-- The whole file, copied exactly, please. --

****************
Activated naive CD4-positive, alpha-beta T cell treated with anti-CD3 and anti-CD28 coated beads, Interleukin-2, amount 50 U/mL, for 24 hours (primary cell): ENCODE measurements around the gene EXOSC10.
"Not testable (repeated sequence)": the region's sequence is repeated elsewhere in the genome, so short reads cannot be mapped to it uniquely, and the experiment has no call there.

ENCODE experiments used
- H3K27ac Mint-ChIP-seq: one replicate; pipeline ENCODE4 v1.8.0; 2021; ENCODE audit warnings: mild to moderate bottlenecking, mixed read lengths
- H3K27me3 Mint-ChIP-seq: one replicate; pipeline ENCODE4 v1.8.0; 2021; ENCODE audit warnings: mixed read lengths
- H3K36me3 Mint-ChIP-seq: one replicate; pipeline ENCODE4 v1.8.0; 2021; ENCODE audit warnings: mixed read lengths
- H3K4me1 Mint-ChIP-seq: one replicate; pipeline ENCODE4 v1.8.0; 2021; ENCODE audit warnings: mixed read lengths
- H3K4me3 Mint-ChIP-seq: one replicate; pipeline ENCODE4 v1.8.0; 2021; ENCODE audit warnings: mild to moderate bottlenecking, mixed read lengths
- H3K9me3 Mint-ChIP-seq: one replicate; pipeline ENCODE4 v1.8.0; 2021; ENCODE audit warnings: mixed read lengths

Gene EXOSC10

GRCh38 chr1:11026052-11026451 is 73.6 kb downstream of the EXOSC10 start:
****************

Activated naive CD4-positive, alpha-beta T cell treated with anti-CD3 and anti-CD28 coated beads, Interleukin-2, amount 50 U/mL, for 24 hours (primary cell): ENCODE measurements around the gene EXOSC10.
"Not testable (repeated sequence)": the region's sequence is repeated elsewhere in the genome, so short reads cannot be mapped to it uniquely, and the experiment has no call there.

ENCODE experiments used
- H3K27ac Mint-ChIP-seq: one replicate; pipeline ENCODE4 v1.8.0; 2021; ENCODE audit warnings: mild to moderate bottlenecking, mixed read lengths
- H3K27me3 Mint-ChIP-seq: one replicate; pipeline ENCODE4 v1.8.0; 2021; ENCODE audit warnings: mixed read lengths
- H3K36me3 Mint-ChIP-seq: one replicate; pipeline ENCODE4 v1.8.0; 2021; ENCODE audit warnings: mixed read lengths
- H3K4me1 Mint-ChIP-seq: one replicate; pipeline ENCODE4 v1.8.0; 2021; ENCODE audit warnings: mixed read lengths
- H3K4me3 Mint-ChIP-seq: one replicate; pipeline ENCODE4 v1.8.0; 2021; ENCODE audit warnings: mild to moderate bottlenecking, mixed read lengths
- H3K9me3 Mint-ChIP-seq: one replicate; pipeline ENCODE4 v1.8.0; 2021; ENCODE audit warnings: mixed read lengths

Gene EXOSC10

GRCh38 chr1:11026052-11026451 is 73.6 kb downstream of the EXOSC10 start: